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 SUMMARY 5. International cooperation. The government, under White House leader- ship, should pursue international cooperation in space proactively as a means to advance U.S. strategic leadership and meet national and mutual international goals by a. Expanding international partnerships in studies of global change; b. Leading an effort in which the United States and other major space- faring nations cooperate to develop rules for a robust space operating regime that ensures that space becomes a more productive global commons for science, commerce, and other activities; c. Rationalizing export controls so as to ensure ongoing prevention of inappropriate transfer of sensitive technologies to adversaries while eliminating barriers to international cooperation and commerce that do not contribute effec - tively to national security; d. Expanding international partnerships in the use of the International Space Station (ISS); e. Continuing international cooperation in scientific research and human space exploration; f. Engaging the nations of the developing world in educating and training their citizens to take advantage of space technology for sustainable development; and g. Supporting the interchange of international scholars and students. 6. Human spaceflight. NASA should be on the leading edge of actively pursuing human spaceflight, to extend the human experience into new frontiers, challenge technology, bring global prestige, and excite the public’s imagination. These goals should be accomplished by a. Setting challenging objectives that advance the frontier, scientific and technological understanding, and the state of the art; b. Establishing clear goals for each step in a sequence of human space - flight missions beyond low Earth orbit that will develop techniques and hardware that can be used in a next step further outward; c. Focusing use of the ISS on advancing capabilities for human space exploration; d. Using human spaceflight to enhance the U.S. soft power leadership by inviting emerging economic powers to join with us in human spaceflight adventures. National space policy too often has been implemented in a stovepipe fashion that makes it difficult to recognize connections between space activities and press- ing national challenges. Often, senior policy makers with broad portfolios have not been able to take the time to consider the space program in the broader national context. Rather, policies have been translated into programs by setting budget levels and then expecting agencies to manage to those budgets. The committee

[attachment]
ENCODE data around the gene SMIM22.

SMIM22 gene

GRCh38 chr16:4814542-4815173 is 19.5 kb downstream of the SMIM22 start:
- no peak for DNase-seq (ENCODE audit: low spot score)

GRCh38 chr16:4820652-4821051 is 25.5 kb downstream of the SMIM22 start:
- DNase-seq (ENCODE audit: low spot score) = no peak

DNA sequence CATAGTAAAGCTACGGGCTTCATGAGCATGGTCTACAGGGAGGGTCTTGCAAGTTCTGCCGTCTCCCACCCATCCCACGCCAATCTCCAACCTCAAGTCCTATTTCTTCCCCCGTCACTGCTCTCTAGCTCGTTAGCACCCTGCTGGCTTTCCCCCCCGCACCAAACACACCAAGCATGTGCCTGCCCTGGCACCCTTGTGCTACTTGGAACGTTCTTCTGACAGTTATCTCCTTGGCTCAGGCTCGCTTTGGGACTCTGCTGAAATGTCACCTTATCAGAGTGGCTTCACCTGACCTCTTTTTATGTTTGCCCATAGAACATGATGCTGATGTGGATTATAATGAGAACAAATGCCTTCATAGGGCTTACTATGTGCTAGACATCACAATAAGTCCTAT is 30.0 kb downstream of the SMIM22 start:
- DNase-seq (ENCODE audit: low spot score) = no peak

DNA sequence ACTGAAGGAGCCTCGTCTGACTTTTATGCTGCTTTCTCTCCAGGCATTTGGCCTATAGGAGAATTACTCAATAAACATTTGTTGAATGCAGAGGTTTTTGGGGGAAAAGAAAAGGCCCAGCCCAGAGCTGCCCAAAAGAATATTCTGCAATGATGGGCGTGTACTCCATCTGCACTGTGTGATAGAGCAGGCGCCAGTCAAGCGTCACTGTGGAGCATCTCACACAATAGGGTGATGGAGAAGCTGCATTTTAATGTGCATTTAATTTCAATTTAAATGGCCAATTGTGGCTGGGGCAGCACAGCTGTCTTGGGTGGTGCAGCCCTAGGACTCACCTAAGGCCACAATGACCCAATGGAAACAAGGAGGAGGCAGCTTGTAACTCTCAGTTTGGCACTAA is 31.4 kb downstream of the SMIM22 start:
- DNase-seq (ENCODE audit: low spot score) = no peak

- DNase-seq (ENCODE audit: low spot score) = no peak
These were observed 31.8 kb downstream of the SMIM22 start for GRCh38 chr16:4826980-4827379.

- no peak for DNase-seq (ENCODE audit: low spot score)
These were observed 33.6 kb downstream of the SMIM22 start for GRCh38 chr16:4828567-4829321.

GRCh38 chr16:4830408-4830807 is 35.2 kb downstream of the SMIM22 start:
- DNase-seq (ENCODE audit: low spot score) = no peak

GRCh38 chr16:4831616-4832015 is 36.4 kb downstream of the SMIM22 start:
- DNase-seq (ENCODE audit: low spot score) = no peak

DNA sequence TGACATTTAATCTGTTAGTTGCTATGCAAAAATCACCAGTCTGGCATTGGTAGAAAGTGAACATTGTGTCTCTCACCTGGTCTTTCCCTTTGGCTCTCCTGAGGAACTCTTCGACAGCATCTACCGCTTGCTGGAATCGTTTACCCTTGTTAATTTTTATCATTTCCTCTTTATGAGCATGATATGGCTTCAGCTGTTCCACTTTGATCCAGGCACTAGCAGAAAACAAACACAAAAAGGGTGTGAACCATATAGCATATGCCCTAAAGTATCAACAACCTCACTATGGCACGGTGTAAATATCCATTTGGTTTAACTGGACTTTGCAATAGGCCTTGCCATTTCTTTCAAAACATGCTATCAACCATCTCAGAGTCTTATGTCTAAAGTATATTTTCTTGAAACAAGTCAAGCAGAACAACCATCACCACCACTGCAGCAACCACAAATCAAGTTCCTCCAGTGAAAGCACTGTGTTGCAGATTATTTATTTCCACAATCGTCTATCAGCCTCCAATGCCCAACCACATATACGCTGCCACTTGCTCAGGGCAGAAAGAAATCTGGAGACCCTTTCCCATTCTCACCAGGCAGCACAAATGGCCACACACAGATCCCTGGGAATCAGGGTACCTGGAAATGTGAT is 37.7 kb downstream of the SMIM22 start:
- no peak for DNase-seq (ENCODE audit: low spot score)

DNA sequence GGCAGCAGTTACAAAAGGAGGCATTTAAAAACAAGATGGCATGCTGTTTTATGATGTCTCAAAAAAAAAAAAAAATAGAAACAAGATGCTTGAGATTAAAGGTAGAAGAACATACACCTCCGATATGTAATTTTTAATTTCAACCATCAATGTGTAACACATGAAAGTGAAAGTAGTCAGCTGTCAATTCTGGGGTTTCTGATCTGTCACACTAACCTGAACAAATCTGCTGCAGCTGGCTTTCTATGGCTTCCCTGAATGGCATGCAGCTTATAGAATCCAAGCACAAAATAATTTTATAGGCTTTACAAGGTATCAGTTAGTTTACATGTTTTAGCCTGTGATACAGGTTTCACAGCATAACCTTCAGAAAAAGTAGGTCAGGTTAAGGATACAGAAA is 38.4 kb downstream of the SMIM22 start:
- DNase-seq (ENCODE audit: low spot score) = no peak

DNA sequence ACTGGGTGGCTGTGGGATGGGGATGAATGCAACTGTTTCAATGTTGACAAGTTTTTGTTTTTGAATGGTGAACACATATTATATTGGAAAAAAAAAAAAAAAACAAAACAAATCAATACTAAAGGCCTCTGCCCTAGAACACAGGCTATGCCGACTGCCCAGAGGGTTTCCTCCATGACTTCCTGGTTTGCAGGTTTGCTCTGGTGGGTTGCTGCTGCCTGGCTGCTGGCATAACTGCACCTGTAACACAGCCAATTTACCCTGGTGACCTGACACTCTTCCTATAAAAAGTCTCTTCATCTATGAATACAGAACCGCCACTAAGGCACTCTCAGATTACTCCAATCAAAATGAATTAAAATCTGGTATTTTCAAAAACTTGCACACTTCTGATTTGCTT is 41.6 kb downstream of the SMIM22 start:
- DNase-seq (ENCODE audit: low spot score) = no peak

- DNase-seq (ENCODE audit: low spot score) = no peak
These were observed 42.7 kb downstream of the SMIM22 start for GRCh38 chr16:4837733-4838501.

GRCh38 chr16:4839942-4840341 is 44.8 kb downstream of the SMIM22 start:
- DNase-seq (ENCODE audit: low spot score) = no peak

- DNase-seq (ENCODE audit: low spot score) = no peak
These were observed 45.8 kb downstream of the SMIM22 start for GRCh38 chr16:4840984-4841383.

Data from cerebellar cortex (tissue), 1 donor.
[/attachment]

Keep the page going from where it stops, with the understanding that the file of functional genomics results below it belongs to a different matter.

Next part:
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 AMERICA’S FUTURE IN SPACE believes that the process of aligning roles and responsibilities for space activities, making resource commitments, and coordinating across departments and agencies needs to be carried out at a sufficiently high level so that decisions are made from the perspective of addressing the larger national issues whose resolution space activities can help achieve. How this process is accomplished might change from administration to administration, but the need for an approach that will elevate attention to the proper level remains essential. 7. Organizing to meet national needs. The President of the United States should task senior executive-branch officials to align agency and department strategies; identify gaps or shortfalls in policy coverage, policy implementation, and resource allocation; and identify new opportunities for space-based endeavors that will help to address the goals of both the U.S. civil and national security space programs. The effort should include the Assistant to the President for National Security Affairs and the Assistant to the President for Science and Technology, and should consider the following elements: a. Coordinating budgetary guidance across federal departments and agencies involved in space activities; b. Coordinating responsibility and accountability for resource allocations for common services and/or infrastructure; c. Coordinating responsibility and accountability for stimulating, nurturing, and sustaining a robust space industrial base, including the commercial space industry; d. Coordinating responsibility and accountability for initiatives to recruit and develop a competent aerospace workforce of sufficient size and talent, anticipating future needs; e. Identifying, developing, and coordinating initiatives to address long-range technological needs for future programs; f. Identifying, developing, and coordinating initiatives to establish and strengthen international space relationships; g. Harmonizing the roles and responsibilities of federal agencies to eliminate gaps and unnecessary duplication in the nation’s space portfolio; and h. Regularly reviewing coordinated national space strategies and their suc - cess in implementing overall national space policy.